Ontario Government Employee Union Attacks Workplace Violence and Verbal Abuse That Targets Government Workers
While unions have an obligation to support and aid their members, rather than consider all aspects of any problem, they can be a good source of information about issues in the workplace.
In a report entitled: Violence and
at Work: Violence against workers is the direct consequence
of an unsafe workplace. the Ontario Public Sector Empoyees Union maps out the terrain of abuse levelled at government employees, and explains its position on what the government should be doing to counteract growing numbers of attacks on government workers.
Whether you are an OPSEU member, or work in government, this is a worthwhile read. You may not agree with all of the suggestions or conclusions, but it will raise your awareness of the workplace violence issues in government.
Here are a few excerpts:
Scary Examples of Government Employees Targeted For Abuse
What Is Harrassment In The Workplace?
The report explains harrassment as follows -- an approach which highlights verbal abuse as harrassment.
The Act defines workplace harassment as:
Engaging in a course of vexatious comment or conduct against a worker in a workplace that is known or ought reasonably to be known to be unwelcome.
Forms of harassment include:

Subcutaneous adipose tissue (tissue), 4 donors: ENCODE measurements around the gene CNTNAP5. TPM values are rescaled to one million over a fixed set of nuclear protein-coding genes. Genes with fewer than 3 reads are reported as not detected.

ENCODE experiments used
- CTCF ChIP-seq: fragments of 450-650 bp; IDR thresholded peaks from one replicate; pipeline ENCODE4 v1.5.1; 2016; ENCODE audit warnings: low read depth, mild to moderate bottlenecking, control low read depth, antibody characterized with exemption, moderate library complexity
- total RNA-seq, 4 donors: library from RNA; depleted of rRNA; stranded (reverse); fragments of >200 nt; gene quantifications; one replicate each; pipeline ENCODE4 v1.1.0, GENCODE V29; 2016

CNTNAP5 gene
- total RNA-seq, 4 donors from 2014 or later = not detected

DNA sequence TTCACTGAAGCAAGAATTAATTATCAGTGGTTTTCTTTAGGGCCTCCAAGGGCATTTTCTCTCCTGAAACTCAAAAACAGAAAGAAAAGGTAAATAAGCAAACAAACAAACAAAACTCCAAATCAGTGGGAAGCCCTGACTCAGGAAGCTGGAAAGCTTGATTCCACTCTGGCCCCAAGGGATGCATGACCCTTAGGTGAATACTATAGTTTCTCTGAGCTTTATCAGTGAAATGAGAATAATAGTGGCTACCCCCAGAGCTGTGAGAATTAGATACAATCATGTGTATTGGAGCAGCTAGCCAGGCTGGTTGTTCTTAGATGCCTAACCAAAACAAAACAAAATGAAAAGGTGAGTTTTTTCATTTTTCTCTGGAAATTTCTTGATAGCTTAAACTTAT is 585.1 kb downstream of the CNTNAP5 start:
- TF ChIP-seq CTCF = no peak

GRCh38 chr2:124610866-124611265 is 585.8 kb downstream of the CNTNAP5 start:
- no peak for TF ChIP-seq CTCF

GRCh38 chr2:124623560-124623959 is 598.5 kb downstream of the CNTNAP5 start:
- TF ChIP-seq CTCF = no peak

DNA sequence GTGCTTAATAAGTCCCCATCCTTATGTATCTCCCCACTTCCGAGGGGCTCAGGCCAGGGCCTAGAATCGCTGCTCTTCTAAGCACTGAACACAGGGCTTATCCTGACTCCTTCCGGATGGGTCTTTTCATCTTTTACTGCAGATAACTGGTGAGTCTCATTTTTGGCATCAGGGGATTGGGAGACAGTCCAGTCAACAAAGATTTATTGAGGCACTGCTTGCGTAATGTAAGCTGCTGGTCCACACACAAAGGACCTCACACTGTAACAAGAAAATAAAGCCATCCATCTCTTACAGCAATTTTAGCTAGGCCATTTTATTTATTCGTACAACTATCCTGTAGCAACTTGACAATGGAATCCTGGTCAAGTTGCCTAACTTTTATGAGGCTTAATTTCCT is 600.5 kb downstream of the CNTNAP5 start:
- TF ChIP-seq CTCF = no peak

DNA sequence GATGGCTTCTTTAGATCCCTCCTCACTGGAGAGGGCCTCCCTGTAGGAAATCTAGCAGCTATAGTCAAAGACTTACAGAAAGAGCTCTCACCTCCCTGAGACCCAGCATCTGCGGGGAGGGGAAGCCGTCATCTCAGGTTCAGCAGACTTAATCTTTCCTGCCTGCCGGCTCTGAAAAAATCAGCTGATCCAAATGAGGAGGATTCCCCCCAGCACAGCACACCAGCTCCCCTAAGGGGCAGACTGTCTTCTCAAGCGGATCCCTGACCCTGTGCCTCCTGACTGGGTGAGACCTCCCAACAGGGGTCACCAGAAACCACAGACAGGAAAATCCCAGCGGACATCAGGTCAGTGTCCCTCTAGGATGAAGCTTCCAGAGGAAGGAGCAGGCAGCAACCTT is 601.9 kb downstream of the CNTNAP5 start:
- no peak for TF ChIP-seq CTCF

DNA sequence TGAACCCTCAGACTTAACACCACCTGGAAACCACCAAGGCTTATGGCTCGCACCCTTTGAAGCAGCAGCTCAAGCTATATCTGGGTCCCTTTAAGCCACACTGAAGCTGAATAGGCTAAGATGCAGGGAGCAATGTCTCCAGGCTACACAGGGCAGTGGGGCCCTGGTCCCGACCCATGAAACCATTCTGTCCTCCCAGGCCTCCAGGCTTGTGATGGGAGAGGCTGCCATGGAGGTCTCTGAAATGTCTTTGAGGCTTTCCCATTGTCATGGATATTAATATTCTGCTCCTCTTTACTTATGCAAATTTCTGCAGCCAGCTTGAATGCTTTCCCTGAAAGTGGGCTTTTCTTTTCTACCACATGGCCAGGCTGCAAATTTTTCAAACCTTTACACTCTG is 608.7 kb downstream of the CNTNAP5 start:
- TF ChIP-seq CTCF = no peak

Verbal abuse: Unwanted comment that offends, humiliates or engenders anxiety or fear. Bullying: Repeated, mistreatment, verbal abuse, or conduct which is threatening, umiliating, intimidating, or sabotage that interferes with work.
Sexual harassment: Any unwanted verbal or physical sexual attention including patting or touching, sexual invitation, leering, displaying pornography, stalking and rape.
Racial/religious harassment: Any unwanted comment referring to the worker’s religious affiliation or racial background that attempts to humiliate or demean a worker
Deleterious Effects of Harrassment
What are the health
effects of harassment?
Workers who are subject to constant verbal abuse or harassment or who work with constant fear of assault are chronically stressed.
They are at high risk for digestive disorders and heart disease. A daily dose of emotional stress can lead to serious physical and psychological problems. Common symptoms include chronic fatigue, fear and anxiety, depression and substance abuse, and possibly even symptoms similar to those seen in post-traumatic stress disorder